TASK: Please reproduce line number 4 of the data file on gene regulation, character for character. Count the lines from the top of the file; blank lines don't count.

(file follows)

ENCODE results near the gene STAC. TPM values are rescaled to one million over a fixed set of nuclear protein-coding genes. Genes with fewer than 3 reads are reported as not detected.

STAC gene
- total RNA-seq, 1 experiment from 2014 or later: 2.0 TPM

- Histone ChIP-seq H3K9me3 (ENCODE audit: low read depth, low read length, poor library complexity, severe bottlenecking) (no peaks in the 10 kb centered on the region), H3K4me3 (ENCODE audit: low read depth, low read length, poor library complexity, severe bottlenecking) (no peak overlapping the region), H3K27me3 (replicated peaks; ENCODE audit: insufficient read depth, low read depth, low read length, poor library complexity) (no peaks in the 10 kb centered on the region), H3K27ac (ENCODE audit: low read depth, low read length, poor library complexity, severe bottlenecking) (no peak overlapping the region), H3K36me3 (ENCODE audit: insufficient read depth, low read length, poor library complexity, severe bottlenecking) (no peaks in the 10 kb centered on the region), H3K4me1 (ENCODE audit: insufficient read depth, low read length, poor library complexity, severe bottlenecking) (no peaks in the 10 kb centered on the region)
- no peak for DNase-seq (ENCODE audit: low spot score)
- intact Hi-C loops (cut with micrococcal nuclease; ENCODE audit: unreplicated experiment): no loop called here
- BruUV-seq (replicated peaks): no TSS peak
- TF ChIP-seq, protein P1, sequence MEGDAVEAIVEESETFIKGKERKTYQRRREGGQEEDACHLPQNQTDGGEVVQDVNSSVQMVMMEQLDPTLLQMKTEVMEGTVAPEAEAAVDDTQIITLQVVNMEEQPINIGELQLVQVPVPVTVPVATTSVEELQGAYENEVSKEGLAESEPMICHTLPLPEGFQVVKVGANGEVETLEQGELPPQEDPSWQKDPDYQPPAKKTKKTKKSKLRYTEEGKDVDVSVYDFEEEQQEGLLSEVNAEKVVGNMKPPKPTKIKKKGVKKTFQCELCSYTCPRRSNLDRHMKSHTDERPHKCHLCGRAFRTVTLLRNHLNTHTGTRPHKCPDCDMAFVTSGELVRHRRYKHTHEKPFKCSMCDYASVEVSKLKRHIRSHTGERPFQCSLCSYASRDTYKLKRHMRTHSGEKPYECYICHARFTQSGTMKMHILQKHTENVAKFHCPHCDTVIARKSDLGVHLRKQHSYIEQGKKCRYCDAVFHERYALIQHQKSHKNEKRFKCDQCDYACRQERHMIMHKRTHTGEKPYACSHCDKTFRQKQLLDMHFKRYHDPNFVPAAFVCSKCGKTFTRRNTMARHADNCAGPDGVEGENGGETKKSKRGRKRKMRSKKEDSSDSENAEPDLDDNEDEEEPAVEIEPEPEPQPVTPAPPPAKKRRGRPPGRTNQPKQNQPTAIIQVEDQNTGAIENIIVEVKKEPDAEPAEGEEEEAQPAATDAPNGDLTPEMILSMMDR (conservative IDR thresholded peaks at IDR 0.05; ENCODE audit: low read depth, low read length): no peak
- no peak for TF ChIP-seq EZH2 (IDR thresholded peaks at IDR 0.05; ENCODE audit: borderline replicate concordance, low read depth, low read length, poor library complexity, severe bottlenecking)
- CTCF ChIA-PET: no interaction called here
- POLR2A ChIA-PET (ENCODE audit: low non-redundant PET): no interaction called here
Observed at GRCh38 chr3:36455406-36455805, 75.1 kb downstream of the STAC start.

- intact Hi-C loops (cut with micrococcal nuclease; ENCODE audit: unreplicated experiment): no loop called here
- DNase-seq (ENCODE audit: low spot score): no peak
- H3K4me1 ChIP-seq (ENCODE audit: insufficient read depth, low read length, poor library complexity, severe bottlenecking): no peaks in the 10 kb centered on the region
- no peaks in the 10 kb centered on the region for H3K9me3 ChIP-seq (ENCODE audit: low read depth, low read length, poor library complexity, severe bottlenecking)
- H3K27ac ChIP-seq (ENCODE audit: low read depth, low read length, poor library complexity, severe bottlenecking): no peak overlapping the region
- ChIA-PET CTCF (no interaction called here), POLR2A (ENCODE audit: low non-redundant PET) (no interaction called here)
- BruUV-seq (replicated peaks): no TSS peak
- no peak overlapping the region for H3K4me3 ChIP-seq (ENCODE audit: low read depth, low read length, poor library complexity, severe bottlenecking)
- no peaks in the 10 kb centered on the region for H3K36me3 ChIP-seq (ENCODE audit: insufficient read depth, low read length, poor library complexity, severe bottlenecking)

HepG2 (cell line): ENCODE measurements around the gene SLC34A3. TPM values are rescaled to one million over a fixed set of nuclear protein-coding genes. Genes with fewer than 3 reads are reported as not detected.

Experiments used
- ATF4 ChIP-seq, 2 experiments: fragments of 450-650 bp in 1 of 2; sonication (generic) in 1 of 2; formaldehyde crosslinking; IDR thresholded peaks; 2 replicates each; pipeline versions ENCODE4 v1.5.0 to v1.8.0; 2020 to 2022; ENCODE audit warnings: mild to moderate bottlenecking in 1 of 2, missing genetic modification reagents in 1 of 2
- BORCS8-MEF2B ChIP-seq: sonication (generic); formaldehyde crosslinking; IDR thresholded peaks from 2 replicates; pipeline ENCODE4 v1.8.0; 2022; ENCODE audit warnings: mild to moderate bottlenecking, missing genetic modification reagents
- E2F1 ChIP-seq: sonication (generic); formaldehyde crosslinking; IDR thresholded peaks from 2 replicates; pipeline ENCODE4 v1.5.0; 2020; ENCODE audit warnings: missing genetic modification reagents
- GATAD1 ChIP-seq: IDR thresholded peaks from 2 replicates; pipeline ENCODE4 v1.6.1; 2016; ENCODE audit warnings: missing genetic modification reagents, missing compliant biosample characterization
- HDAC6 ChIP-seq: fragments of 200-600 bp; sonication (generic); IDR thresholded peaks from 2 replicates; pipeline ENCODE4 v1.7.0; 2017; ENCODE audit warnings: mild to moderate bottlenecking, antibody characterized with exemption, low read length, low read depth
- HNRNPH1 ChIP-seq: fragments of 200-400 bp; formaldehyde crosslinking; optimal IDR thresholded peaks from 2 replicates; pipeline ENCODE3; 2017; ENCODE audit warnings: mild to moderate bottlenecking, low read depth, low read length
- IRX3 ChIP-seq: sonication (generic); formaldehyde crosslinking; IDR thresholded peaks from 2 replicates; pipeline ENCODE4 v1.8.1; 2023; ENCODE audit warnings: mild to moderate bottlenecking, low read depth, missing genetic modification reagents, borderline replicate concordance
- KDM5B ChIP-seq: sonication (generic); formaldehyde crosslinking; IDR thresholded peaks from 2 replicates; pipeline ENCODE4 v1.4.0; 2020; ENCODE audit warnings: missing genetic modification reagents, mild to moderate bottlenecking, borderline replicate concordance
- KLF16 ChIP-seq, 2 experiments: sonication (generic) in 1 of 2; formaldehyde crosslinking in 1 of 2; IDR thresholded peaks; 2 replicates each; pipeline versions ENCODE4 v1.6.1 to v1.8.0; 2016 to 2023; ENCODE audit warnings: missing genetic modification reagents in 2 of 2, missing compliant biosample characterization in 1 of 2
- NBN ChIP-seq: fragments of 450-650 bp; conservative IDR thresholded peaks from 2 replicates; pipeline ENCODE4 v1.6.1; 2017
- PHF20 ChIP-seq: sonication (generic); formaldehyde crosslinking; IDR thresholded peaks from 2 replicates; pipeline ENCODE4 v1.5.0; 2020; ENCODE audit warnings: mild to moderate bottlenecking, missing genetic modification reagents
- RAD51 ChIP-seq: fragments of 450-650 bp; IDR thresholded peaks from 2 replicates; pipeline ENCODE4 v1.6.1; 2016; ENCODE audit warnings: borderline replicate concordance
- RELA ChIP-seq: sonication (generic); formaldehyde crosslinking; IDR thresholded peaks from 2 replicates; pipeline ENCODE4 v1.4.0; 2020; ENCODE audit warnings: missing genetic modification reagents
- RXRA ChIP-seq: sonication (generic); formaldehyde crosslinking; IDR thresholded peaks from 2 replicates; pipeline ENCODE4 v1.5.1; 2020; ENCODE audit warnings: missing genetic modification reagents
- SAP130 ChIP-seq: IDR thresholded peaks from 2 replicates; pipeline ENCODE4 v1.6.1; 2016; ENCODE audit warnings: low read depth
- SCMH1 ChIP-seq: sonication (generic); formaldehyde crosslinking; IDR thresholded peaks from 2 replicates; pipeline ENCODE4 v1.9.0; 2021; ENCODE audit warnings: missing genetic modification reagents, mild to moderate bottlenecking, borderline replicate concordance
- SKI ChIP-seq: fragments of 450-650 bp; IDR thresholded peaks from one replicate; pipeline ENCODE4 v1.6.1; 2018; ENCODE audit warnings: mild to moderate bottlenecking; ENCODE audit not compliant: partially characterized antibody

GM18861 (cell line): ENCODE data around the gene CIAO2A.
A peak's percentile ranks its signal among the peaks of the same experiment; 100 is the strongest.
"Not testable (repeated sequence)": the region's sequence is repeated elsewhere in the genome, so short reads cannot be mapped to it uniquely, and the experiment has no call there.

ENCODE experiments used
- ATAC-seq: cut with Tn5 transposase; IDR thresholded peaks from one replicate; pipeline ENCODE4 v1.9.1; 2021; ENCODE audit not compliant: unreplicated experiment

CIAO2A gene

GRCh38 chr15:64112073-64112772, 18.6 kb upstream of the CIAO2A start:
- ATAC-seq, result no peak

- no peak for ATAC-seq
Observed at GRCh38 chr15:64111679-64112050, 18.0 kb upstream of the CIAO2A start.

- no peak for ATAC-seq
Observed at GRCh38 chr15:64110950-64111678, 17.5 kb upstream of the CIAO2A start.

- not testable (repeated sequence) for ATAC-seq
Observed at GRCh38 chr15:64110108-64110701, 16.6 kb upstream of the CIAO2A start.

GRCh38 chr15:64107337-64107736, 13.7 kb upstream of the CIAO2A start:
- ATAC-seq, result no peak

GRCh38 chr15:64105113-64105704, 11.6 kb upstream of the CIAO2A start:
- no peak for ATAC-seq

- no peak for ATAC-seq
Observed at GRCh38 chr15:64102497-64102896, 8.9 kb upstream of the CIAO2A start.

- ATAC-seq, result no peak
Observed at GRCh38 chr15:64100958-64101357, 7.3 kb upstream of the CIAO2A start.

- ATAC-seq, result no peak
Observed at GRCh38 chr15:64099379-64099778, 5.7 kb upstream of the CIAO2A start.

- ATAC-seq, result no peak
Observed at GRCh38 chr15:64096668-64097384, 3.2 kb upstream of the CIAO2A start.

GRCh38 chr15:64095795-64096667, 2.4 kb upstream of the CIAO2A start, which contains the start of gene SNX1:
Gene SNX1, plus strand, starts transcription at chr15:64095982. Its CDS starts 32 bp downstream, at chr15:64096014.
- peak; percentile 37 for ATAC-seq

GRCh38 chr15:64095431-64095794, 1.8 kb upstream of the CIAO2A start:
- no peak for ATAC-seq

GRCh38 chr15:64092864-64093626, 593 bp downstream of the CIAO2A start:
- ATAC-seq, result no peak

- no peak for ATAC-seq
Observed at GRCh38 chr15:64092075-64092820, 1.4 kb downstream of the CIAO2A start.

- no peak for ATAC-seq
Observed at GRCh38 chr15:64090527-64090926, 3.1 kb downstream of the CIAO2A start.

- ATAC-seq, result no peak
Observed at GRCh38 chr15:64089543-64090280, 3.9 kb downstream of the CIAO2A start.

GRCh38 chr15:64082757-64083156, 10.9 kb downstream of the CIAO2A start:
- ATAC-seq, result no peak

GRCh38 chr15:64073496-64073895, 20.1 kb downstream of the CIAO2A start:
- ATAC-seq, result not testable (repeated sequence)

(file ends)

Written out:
- Histone ChIP-seq H3K9me3 (ENCODE audit: low read depth, low read length, poor library complexity, severe bottlenecking) (no peaks in the 10 kb centered on the region), H3K4me3 (ENCODE audit: low read depth, low read length, poor library complexity, severe bottlenecking) (no peak overlapping the region), H3K27me3 (replicated peaks; ENCODE audit: insufficient read depth, low read depth, low read length, poor library complexity) (no peaks in the 10 kb centered on the region), H3K27ac (ENCODE audit: low read depth, low read length, poor library complexity, severe bottlenecking) (no peak overlapping the region), H3K36me3 (ENCODE audit: insufficient read depth, low read length, poor library complexity, severe bottlenecking) (no peaks in the 10 kb centered on the region), H3K4me1 (ENCODE audit: insufficient read depth, low read length, poor library complexity, severe bottlenecking) (no peaks in the 10 kb centered on the region)